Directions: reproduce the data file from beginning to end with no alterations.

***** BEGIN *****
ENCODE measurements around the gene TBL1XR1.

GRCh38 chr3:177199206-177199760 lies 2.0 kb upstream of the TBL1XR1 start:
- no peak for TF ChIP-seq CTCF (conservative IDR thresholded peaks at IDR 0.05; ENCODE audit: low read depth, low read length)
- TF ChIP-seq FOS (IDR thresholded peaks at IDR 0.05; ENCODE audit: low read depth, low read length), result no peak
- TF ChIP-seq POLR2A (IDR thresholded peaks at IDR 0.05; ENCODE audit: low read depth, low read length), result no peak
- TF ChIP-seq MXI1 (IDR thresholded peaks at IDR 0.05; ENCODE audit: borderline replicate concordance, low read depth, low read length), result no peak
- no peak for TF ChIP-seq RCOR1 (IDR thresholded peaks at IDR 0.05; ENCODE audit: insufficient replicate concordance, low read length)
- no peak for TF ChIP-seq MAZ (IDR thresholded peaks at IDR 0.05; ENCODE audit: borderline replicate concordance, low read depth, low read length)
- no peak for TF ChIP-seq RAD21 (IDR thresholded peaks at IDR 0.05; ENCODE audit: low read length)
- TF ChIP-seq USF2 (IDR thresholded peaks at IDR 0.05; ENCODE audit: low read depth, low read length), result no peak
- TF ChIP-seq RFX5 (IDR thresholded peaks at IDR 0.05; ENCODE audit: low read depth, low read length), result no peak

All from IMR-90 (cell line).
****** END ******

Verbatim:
ENCODE measurements around the gene TBL1XR1.

GRCh38 chr3:177199206-177199760 lies 2.0 kb upstream of the TBL1XR1 start:
- no peak for TF ChIP-seq CTCF (conservative IDR thresholded peaks at IDR 0.05; ENCODE audit: low read depth, low read length)
- TF ChIP-seq FOS (IDR thresholded peaks at IDR 0.05; ENCODE audit: low read depth, low read length), result no peak
- TF ChIP-seq POLR2A (IDR thresholded peaks at IDR 0.05; ENCODE audit: low read depth, low read length), result no peak
- TF ChIP-seq MXI1 (IDR thresholded peaks at IDR 0.05; ENCODE audit: borderline replicate concordance, low read depth, low read length), result no peak
- no peak for TF ChIP-seq RCOR1 (IDR thresholded peaks at IDR 0.05; ENCODE audit: insufficient replicate concordance, low read length)
- no peak for TF ChIP-seq MAZ (IDR thresholded peaks at IDR 0.05; ENCODE audit: borderline replicate concordance, low read depth, low read length)
- no peak for TF ChIP-seq RAD21 (IDR thresholded peaks at IDR 0.05; ENCODE audit: low read length)
- TF ChIP-seq USF2 (IDR thresholded peaks at IDR 0.05; ENCODE audit: low read depth, low read length), result no peak
- TF ChIP-seq RFX5 (IDR thresholded peaks at IDR 0.05; ENCODE audit: low read depth, low read length), result no peak

All from IMR-90 (cell line).